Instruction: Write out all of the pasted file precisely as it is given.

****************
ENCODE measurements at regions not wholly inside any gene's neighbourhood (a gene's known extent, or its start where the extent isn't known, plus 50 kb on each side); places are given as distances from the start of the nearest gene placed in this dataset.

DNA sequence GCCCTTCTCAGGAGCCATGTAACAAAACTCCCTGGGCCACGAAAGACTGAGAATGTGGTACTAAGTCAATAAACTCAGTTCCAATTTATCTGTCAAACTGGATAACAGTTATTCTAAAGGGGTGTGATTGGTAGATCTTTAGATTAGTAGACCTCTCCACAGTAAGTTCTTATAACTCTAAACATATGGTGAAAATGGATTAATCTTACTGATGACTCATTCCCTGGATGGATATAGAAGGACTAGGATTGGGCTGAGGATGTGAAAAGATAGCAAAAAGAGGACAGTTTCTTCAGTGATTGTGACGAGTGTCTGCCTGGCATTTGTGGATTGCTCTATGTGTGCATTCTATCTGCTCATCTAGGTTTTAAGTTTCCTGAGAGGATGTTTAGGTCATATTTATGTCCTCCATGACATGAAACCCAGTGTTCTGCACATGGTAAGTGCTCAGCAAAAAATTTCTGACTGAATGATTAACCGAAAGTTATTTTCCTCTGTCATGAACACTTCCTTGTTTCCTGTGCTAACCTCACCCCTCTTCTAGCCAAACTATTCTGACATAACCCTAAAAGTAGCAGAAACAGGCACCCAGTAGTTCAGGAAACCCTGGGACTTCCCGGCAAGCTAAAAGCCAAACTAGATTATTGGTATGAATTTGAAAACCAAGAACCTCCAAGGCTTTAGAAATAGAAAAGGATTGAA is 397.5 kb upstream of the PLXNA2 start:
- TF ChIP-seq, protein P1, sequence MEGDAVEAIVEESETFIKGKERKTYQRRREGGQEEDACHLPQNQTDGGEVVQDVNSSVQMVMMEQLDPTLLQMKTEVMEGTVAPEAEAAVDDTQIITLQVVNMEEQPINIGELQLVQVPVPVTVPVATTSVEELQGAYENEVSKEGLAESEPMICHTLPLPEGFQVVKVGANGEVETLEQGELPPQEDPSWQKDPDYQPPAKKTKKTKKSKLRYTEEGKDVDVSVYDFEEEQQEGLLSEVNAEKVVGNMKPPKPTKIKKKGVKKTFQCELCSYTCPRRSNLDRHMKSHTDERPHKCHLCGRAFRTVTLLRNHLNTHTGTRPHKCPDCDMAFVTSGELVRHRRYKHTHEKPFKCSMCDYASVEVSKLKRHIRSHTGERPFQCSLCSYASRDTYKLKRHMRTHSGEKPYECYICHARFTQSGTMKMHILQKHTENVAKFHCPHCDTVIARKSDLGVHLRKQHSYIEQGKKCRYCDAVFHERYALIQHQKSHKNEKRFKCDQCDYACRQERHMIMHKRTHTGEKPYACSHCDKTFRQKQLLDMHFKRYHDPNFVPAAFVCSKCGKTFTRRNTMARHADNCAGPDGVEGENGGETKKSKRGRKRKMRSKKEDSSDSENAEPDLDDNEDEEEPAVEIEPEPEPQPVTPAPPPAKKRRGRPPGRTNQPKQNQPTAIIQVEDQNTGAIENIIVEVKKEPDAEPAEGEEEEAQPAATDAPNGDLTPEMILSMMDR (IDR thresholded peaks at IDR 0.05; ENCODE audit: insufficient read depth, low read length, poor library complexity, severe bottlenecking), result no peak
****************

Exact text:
ENCODE measurements at regions not wholly inside any gene's neighbourhood (a gene's known extent, or its start where the extent isn't known, plus 50 kb on each side); places are given as distances from the start of the nearest gene placed in this dataset.

DNA sequence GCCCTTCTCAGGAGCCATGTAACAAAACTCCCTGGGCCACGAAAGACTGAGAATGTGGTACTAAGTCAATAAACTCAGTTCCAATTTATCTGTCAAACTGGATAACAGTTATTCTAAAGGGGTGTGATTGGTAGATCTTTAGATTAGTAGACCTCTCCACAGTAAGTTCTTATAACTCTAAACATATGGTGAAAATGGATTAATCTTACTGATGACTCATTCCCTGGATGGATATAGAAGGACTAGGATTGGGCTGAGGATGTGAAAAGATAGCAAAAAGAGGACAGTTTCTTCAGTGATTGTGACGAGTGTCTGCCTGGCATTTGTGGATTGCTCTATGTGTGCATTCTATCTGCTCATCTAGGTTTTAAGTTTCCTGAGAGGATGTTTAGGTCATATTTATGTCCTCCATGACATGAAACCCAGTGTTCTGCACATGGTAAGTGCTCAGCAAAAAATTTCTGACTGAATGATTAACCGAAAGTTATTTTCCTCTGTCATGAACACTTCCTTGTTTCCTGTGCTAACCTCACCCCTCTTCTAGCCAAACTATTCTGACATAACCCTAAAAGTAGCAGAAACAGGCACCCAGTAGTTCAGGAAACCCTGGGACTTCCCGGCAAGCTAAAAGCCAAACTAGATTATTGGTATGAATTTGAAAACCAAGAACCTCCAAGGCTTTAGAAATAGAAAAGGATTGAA is 397.5 kb upstream of the PLXNA2 start:
- TF ChIP-seq, protein P1, sequence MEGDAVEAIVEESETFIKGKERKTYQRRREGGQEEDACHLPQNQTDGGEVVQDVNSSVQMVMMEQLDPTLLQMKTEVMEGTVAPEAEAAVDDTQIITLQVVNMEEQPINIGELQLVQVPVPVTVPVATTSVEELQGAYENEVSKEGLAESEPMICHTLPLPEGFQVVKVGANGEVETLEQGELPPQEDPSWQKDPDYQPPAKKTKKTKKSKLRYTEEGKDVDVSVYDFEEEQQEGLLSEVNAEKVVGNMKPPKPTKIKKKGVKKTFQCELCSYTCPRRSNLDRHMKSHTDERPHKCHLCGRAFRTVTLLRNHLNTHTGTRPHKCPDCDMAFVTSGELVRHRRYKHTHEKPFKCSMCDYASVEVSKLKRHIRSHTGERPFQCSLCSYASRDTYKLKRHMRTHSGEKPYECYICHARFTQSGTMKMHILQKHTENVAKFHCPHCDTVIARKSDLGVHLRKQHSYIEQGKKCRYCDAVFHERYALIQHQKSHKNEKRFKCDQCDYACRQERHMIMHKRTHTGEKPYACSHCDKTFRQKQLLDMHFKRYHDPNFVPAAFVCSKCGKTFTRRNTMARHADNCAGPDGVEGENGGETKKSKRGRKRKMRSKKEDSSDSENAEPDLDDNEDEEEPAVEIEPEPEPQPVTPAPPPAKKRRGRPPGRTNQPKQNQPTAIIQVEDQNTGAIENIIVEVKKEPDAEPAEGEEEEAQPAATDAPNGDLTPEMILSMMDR (IDR thresholded peaks at IDR 0.05; ENCODE audit: insufficient read depth, low read length, poor library complexity, severe bottlenecking), result no peak